Recently, a string of documents were released that explained how the Obama administration decides how and when to use drone strikes. But these papers do very little to convince us that these drone strikes are being carried out responsibly, considering that 90% of deaths from drones are “not intended targets.” Ring of Fire’s Mike Papantonio and Sam Seder discuss this.

Transcript of the above video:

Seder: So Pap, this past week, lost in the news was the release by the White House under pressure from the ACLU of essentially their playbook for killing and capturing terror suspects. Let’s be honest, it’s mostly for killing. This is a big issue. Obviously a lot of this information is stuff that we heard in dribs and drabs in 2013, but this is the first time that we’ve had a chance to see this book tangibly in our hands as to how the U.S. government goes about deciding who they’re going to assassinate.

Papantonio: Well there’s a lot of parts to this story. First of all, the part that you started off with. The very fact that the ACLU could accomplish that getting a court order to declassify this material even though it’s very heavily redacted. You’ve got statements that outline exactly what the review of the agency is. They try to give us some sense of what imminent threat is and when we can use lethal action with a high value target. It’s gobbledygook. You’ve got basically they say, well, it goes through a legal review. Then it goes to the National Security staff. They create a statement for another legal review. Then the next step would be to go to the president. It’s a bureaucracy of a nomination process. At the end of the day, Sam, it’s just subjective. It is let’s take this person out.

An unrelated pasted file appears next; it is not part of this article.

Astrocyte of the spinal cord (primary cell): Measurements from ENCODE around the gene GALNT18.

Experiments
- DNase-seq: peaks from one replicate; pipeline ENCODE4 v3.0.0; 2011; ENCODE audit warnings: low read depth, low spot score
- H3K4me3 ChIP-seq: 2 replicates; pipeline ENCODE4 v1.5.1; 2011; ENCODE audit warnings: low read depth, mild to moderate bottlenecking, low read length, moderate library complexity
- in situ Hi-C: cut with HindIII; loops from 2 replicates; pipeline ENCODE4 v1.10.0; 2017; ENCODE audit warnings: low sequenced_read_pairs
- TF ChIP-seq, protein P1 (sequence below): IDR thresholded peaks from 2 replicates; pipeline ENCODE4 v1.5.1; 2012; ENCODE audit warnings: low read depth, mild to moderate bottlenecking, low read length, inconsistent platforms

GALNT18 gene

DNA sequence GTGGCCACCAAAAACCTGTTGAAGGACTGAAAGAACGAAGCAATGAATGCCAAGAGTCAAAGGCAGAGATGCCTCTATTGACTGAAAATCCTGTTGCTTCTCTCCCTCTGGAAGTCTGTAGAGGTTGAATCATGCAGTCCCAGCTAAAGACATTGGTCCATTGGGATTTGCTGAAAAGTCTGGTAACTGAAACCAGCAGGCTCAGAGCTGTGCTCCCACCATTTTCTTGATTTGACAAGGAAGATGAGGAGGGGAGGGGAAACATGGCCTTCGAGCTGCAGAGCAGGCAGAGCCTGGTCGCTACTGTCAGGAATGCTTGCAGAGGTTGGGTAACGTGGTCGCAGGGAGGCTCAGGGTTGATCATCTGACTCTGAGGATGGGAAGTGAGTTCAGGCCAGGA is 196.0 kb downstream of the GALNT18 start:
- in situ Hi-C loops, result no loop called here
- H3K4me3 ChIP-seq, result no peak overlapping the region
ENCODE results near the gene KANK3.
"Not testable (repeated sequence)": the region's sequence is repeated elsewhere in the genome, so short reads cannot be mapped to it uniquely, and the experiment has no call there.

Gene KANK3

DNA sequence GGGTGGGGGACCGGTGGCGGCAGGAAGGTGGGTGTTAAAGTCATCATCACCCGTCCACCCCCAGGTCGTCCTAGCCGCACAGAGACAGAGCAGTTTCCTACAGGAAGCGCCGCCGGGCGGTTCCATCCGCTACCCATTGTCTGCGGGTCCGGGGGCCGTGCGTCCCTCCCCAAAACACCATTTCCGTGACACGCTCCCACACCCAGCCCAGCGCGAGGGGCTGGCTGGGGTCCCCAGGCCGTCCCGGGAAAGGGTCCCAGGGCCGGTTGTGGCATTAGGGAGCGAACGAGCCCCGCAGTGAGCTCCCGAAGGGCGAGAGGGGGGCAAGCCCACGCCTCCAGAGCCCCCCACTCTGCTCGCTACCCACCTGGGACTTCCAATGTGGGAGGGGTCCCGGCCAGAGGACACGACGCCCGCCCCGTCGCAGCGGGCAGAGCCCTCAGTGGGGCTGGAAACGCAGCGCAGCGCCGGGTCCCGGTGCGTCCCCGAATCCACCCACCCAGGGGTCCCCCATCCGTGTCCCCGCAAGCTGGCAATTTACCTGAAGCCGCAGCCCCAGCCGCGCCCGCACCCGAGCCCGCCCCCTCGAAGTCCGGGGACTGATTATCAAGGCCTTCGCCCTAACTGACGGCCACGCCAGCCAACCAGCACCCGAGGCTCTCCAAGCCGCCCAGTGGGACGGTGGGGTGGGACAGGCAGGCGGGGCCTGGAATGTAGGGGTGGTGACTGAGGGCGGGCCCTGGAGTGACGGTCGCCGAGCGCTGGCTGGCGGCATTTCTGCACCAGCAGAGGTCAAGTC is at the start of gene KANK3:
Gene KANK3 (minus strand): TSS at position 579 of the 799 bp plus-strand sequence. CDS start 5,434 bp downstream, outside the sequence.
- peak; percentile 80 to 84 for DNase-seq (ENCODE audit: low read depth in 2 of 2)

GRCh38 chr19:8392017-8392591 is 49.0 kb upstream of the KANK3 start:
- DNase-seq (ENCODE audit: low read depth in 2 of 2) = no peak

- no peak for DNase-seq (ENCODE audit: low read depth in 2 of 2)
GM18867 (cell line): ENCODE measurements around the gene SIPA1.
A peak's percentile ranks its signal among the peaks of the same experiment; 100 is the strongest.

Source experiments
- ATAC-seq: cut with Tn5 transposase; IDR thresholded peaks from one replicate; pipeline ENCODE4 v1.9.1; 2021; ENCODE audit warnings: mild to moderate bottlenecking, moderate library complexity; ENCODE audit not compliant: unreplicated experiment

Look, I’ve got to tell you something. There’s a great rationale for the idea of drones. The argument that we hear the government make is that death at the hands of ISIL quality terrorists far exceed the death rate of drones killing people, unintended victims. The point is the other parts of this story are interesting to me. One part of it is that now we see Obama surfacing. What he’s doing right now, Sam, is he’s trying to preserve his legacy. If you remember a week or so ago, Obama comes, there’s a press conference, and he’s talking at the press conference about it sounds like it’s all about ISIL. When he lands the press conference, he’s really talking about trying to answer the four hundred million dollar payment that was made to Iran. Why did he do that?

He dresses it up as a discussion about ISIL and the advances we’ve made, but really his sale is I did the right thing with the four hundred million dollars to Iran. This is kind of the same thing. He’s coming out right now and he’s trying to get ahead of this because it is basically he understands that this is his legacy. Like it or not, these are things that people are going to talk about. When you’re living in a world of absolute, horrendous terror from organizations like ISIL, most people can say, I’m okay with this until it’s their family that down the road is taken out by, I guess, classified as an unintended victim. The numbers are startling. I think it’s ninety percent of the targets that they hit, ninety percent are not intended targets.

Seder: It depends, I guess, on who you talk to. As far as the government is concerned, they’re saying that we had very, very few, I guess, tangential casualties. The other issue of course that people make when they’re talking about this is not just that idea that you should care on moral grounds or that you’d care if it was your family. The other issue is that by all accounts in many respects when there is such indiscriminate use, and it’s not totally indiscriminate, but there is such a particularly when you’re talking about signal strikes where you don’t really have a positive ID of who you’re killing, it’s just that they are acting in a way that would suggest they’re a terrorist. That type of thing, what it does is it ends up breeding more terrorists is the argument that experts say. Of course, you know this from dealing with corporations. If someone’s, their job is to nail in, is a hammer, they’re going to see a lot of nails whether or not the nails are there or not.